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Notes On A DVD – Ghost Rider: Spirit Of Vengeance

I don’t get the appeal of Ghost Rider. A skeleton wearing leather with his head on fire riding a motorcycle – I think it might be an American thing, something to do with riding a ‘hog’ on the open road. The first film was not good, with the added yuck factor of an old Nicolas Cage wooing a far too young Eva Mendes, notable only for Cowboy Ghost Rider. The second film is worse, so much so that you retroactively create fond memories of the first film because of it.

Neveldine and Taylor direct this (instead of just scripting Jonah Hex; the story and co-scripting is by David Goyer, if we’re apportioning blame equally), so add to their list of crimes against comic books with a messy, noisy, mostly boring story with ropey CGI (the film was shown in 3D and you can see some very distorted landscapes during chase scenes) and a stupidly OTT Cage (instead of a fun OTT Cage – e.g. Bad Lieutenant) gurning and doing his bug-eyed, maniacal laughter thing. There is some Ghost Rider stuff near the start and then a long wait until more Ghost Rider stuff near the end, with a dull ‘protect the child who will be the vessel for the Devil’ plot. The set piece that stands out is where Ghost Rider turns a crane into a Ghost Rider vehicle, with fire erupting from it and using it smash up henchmen, but that’s about as interesting as it gets.

There’s no reason for Ghost Rider to be in this film: if the boy needs to be protected from Roarke (aka the Devil), the man who gave Ghost Rider his powers, how will the Ghost Rider be of any use? Completely counterintuitive. The justification for his involvement is that he will have the spirit of vengeance removed from him by monks. Erm, what? How is that possible? Then there is the explanation of how the spirit of vengeance was actually the angel of justice who was tortured into madness in Hell. What the what? In the end, after he has had the spirit of vengeance put back him to him after having it exorcised, Cage is now able to tap into the ‘spirit of justice’ to resurrect the boy who was going to be the vessel – what the double what now? It makes my head hurt just thinking about this nonsense again.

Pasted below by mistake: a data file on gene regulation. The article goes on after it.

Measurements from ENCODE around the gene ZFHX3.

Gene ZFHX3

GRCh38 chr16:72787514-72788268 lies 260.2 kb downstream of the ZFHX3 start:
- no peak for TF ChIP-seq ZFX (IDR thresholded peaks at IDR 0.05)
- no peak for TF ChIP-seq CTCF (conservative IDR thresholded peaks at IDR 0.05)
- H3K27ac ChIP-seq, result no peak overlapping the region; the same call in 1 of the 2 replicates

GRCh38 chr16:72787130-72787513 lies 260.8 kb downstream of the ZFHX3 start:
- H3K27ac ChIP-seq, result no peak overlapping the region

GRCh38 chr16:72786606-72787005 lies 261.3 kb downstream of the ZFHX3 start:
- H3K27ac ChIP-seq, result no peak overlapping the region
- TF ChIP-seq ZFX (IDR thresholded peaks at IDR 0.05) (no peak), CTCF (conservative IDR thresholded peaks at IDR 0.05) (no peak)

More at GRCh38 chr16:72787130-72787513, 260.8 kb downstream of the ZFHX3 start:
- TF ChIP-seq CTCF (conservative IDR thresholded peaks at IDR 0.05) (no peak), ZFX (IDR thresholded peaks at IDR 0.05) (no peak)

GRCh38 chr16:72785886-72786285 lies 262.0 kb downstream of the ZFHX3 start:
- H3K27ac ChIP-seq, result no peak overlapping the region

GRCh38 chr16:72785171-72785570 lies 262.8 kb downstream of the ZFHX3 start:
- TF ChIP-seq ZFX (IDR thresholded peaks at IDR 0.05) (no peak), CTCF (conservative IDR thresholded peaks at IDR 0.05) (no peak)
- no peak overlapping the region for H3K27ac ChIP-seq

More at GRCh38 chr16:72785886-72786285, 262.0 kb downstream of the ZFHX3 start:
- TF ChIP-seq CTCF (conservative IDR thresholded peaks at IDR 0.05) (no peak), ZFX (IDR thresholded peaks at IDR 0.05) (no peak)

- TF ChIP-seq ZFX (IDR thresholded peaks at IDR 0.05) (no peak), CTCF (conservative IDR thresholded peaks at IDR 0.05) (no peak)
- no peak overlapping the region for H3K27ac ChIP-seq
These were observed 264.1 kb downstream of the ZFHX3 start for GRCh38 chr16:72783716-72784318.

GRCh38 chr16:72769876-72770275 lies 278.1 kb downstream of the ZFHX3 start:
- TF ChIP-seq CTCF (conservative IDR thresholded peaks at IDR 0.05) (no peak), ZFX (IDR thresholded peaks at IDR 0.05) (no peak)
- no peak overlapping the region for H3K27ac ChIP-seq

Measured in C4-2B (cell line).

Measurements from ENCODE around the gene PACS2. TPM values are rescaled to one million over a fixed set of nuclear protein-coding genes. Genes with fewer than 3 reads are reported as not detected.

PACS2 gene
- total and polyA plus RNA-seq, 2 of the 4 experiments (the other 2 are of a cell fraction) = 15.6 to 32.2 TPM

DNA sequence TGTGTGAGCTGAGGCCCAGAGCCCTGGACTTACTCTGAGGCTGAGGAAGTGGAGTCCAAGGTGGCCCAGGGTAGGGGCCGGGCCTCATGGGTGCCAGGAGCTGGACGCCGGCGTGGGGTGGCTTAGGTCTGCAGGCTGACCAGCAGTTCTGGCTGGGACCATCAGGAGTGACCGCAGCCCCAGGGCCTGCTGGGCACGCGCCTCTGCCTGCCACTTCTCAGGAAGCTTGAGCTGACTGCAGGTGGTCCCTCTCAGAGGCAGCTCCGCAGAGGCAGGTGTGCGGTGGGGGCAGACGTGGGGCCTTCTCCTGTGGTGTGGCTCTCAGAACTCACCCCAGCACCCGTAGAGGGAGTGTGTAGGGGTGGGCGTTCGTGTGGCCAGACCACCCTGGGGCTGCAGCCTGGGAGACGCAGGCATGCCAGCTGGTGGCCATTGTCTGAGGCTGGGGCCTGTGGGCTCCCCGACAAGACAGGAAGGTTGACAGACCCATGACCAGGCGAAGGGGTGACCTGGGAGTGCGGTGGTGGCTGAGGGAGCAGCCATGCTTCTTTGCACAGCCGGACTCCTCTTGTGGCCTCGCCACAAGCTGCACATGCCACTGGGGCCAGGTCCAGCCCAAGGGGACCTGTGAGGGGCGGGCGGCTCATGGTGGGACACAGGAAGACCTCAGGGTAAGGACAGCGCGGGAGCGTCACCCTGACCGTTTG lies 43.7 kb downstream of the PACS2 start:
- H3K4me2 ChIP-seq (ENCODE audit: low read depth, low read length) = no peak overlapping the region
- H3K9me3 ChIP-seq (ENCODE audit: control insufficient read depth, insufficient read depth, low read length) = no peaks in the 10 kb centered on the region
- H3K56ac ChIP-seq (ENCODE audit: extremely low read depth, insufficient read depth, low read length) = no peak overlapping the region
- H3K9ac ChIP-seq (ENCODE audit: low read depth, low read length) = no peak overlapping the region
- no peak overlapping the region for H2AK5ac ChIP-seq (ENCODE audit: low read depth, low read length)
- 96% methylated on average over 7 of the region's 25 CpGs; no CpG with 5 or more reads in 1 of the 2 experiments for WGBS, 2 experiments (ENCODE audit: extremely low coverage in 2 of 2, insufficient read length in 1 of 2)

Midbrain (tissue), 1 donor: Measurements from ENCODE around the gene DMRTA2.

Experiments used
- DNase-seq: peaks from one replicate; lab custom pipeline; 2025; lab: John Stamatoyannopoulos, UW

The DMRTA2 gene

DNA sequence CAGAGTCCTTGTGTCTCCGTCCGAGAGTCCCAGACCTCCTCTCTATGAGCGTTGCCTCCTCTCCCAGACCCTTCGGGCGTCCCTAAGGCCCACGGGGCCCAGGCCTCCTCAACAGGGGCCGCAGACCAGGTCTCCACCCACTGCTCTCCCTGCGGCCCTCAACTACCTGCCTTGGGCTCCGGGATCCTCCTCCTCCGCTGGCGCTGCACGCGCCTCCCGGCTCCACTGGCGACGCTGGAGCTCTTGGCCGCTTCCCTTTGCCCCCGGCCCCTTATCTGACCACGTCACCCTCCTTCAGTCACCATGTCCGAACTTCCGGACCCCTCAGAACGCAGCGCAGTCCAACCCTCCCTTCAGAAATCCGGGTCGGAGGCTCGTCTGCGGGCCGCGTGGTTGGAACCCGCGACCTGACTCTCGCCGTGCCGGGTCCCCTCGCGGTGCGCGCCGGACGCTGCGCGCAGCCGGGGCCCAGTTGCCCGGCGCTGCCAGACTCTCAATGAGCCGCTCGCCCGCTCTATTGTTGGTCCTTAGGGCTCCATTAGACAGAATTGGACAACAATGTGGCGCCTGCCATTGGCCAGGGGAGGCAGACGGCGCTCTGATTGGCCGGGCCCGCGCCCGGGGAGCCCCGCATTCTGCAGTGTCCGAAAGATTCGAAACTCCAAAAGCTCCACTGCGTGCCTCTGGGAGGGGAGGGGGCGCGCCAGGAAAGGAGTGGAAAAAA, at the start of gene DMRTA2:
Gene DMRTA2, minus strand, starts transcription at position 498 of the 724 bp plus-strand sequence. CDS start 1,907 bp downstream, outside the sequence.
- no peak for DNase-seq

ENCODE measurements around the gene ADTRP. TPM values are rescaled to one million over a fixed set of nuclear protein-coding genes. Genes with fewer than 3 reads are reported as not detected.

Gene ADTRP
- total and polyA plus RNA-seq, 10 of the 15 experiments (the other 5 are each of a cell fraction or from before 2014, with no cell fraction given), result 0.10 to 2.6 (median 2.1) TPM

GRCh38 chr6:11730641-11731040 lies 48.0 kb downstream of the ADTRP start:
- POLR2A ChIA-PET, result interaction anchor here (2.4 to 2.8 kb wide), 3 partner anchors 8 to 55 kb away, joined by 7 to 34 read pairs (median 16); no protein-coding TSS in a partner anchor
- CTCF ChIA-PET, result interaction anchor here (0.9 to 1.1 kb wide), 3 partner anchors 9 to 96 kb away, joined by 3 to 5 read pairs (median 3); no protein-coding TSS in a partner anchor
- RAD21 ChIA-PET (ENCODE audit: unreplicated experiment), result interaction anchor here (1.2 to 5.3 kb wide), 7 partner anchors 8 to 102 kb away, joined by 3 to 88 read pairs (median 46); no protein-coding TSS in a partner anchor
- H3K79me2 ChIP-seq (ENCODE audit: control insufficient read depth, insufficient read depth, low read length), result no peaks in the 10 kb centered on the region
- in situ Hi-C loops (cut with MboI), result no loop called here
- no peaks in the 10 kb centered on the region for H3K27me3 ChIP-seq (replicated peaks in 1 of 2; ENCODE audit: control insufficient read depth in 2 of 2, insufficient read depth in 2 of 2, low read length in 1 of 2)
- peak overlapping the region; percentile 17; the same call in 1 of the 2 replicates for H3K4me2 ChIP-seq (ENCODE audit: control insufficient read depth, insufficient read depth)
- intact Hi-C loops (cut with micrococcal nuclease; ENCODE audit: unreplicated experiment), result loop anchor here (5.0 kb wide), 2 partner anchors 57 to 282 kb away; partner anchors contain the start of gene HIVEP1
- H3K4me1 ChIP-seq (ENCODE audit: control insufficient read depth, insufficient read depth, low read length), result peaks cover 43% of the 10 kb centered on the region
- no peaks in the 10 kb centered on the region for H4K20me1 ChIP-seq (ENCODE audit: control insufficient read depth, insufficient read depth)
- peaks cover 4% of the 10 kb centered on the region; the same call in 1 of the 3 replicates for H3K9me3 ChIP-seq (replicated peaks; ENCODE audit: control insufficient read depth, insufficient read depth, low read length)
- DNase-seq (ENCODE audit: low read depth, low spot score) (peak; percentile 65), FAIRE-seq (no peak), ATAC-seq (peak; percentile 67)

There is some bizarre novelty in seeing certain non-America actors in small roles. Anthony Head is a monk who gets quickly killed at the start of the film. Christopher Lambert looks even madder than usual as a head monk with a shaved head and writing all over his face and head. Idris Elba is perhaps the only person who retains some dignity from this film as a Frenchman (you can tell he is French because he likes drinking wine and his outrageous accent) who helps the monks to protect the boy although, like Head and Lambert, he dies because he’s not important. But it’s not enough to justify watching the film. The only positive I hope to take from this is that this film means there will be no more Ghost Rider films.

Rating: D

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